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Emergency Bouldering

By February 16, 2019March 5th, 2019No Comments

The line to get into Hueco Tanks’ self-guided area was a long one today. Actually, it still is. As I write these words into a notebook (for later transcription), the afternoon drags on, and despite the 35 mph wind gusts, not many folk seem to be leaving the park. So here we sit, myself and 5 other cars.

I just noticed that the windshield chip looks kinda like a big bird. Neat.

Vikki is in Arizona, shooting a cycling race as a hired gun. So, somewhat absurdly, I sit alone in the cab of a big red truck, hoping to get a few climbs in before the gate closes at 6pm.

I was hoping the wait wouldn’t be too bad today. The Rock Rodeo is tomorrow, and I’m not expecting to climb because I’m a volunteer photographer. The idea was that folks would be resting today for the competition tomorrow. I guess lots of other people had that idea.

To make things extra absurd, the President is trying to tell me there’s a national emergency here in Borderland. Having been in and around El Paso since early December, I can report having had friendly conversations with locals at grocery stores, auto care centers, and the YMCA. As far as I can tell, I’ve had no contact with any invaders, drugs, caravans, or sneaky middle eastern terrorists.

“They’re not sending their best…” Here we see Jeremy sending Best of the West, with a caravan of hordes of illegal spotters.

Politicians, generically speaking, are lambasted for changing a position. John Kerry flip flopped, and it cost him a very important election. We ought to be unsurprised, then, that a far-from-trivial number of Americans are proud that this President sticks to his guns wall in the face of overwhelming evidence that his idea is stupid and unpopular.

Ryan coming very close to sending the overwhelmingly popular Egg.

I’ve been bouldering long enough to know better, yet I constantly find myself practicing the wrong beta for far too long. I’ll write off a method after one or two tries because it feels awkward or hard, only to find out later that it’s a learned move, and the one I should’ve been dialing in the whole time. What I’m saying is, I know what it’s like to sink effort into an idea based on a preliminary feeling and incomplete information. A flexible, nimble body and mind is a combination less likely to…oh, how should I put it…bang itself against a wall?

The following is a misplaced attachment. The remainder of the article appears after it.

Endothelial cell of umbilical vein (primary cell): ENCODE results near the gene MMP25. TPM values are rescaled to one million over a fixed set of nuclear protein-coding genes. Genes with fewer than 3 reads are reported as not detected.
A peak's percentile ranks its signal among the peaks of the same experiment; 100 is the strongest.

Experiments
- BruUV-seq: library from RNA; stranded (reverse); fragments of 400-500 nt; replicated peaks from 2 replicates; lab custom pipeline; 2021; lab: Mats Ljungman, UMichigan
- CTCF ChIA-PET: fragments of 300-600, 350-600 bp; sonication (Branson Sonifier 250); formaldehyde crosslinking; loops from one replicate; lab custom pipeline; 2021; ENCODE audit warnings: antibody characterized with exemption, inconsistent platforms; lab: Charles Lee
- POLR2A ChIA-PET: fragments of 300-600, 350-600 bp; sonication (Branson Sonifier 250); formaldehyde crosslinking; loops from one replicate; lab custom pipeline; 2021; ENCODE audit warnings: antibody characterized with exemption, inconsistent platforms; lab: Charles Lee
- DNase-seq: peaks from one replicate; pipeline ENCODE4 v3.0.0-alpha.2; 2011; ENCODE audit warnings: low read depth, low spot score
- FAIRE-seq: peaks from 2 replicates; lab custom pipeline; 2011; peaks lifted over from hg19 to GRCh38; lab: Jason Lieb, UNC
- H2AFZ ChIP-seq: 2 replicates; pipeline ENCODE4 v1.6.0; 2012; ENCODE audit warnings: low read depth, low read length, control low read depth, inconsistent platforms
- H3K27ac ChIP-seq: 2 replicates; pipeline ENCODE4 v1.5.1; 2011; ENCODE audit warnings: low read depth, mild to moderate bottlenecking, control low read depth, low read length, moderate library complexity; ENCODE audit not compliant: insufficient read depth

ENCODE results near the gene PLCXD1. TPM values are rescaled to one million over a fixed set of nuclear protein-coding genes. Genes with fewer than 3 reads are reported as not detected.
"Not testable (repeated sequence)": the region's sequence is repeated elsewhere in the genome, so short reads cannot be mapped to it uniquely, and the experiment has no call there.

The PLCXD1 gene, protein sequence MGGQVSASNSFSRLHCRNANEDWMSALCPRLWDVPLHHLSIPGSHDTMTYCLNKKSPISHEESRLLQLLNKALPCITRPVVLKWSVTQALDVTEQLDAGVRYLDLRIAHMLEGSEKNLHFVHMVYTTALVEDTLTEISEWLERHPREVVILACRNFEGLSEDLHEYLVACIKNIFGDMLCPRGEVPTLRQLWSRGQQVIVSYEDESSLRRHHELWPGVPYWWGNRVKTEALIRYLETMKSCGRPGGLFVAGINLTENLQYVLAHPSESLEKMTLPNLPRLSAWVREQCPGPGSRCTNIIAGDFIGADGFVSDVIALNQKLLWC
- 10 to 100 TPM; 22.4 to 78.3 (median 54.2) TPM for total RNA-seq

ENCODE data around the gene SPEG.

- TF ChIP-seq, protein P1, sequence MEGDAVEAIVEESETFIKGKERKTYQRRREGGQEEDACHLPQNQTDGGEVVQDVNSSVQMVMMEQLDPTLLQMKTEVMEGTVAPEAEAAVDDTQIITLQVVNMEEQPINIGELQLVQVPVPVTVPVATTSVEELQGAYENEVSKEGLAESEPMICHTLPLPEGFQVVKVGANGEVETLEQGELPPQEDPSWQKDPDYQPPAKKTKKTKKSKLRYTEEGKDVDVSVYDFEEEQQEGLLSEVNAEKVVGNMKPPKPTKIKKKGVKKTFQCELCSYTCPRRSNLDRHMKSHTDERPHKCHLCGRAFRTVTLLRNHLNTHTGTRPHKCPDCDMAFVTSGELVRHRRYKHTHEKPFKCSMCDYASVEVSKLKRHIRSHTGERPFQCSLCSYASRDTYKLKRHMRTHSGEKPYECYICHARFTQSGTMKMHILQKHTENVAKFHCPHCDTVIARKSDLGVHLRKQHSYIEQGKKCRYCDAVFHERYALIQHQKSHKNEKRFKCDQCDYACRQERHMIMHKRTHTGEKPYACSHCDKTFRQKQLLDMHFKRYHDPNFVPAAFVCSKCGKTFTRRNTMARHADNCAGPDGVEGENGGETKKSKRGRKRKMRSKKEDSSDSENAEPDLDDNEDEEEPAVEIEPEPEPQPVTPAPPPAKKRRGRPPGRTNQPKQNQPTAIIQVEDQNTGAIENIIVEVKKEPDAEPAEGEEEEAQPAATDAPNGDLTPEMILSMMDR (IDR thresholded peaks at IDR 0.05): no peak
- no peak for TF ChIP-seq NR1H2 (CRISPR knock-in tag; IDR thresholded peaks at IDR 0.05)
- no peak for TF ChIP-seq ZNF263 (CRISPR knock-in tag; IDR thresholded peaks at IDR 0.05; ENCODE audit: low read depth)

It was never about the wall, it was about the power to change reality. It’s a sexy street to stroll down, because reality sometimes hurts. When people cheer the President’s obstinance, it’s not just a policy thing. They’re cheering for the ultimate underdog: someone who is simply wrong. They identify with the anger caused by reality not matching up with the Fox News fantasy, a fantasy shared by the President and his supporters alike.

Tina trying the moves on The Feather.

I’ve spent 3 days trying The Feather, an all-time classic and life goal for me. The hardest part is the first 2 or 3 moves, depending on how you do it. I tried the 3-move method a couple of times, then spent about two and a half days trying the 2-move method. I reasoned that I’m big, and I tend to do better on bigger moves. Had I tried switching back to the 3-move beta sooner…well, I don’t mind. That little perch up on West Mountain is pleasant, and it’s been a while since I’ve felt this invested in a climb.

In these times of National Emergency, I just remind myself that bouldering is awesome.


I gained entrance to the park around 4pm and met up with John Frisby, who, with some friends, was chasing 100 V-points. I climbed a thing or two with him before he headed down to ground-level to finish up. Props, John!

Make Hueco Great Again (reads the front of Ian’s hat)

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